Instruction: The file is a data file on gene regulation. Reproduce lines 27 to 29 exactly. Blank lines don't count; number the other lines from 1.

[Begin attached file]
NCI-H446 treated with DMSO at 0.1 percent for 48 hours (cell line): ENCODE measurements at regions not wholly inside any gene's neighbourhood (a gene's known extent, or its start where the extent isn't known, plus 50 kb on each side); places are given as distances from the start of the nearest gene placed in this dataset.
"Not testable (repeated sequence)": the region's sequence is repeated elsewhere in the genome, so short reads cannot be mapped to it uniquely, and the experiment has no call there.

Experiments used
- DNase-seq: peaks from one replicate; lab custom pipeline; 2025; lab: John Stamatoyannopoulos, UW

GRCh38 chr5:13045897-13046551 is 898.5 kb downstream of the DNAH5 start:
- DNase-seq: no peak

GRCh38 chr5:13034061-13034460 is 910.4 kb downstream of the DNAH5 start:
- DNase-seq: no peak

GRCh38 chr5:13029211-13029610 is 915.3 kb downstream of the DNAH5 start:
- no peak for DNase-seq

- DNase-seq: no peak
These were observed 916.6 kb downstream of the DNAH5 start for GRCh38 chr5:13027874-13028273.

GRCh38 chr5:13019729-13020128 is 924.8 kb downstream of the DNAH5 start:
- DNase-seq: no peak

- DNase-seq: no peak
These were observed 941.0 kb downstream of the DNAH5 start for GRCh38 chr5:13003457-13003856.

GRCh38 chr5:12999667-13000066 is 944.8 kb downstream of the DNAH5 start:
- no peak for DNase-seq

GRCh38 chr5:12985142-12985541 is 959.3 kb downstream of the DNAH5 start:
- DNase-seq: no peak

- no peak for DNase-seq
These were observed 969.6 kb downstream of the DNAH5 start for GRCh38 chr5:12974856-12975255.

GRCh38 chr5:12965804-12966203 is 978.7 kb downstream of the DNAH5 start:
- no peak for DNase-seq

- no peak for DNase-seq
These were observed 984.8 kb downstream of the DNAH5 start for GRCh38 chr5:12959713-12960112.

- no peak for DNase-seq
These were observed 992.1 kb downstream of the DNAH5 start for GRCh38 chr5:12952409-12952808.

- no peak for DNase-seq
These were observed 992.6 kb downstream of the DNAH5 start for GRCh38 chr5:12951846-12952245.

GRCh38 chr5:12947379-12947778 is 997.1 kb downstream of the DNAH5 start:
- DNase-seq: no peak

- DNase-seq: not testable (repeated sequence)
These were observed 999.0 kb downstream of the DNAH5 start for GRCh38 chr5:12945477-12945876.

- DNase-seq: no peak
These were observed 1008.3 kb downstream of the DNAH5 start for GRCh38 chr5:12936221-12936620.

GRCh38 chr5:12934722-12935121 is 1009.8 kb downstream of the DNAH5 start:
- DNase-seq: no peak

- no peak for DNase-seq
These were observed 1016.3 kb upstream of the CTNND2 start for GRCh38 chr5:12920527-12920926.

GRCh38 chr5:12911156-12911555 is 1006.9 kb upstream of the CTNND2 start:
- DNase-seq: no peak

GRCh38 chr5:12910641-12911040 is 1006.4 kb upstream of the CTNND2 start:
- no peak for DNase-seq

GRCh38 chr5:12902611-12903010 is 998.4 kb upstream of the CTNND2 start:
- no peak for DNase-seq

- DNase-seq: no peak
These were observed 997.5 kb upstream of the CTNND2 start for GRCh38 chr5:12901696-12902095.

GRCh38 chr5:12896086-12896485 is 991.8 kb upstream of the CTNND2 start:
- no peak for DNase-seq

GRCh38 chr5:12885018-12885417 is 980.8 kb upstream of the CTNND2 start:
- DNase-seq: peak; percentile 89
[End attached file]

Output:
- no peak for DNase-seq
These were observed 992.1 kb downstream of the DNAH5 start for GRCh38 chr5:12952409-12952808.

- no peak for DNase-seq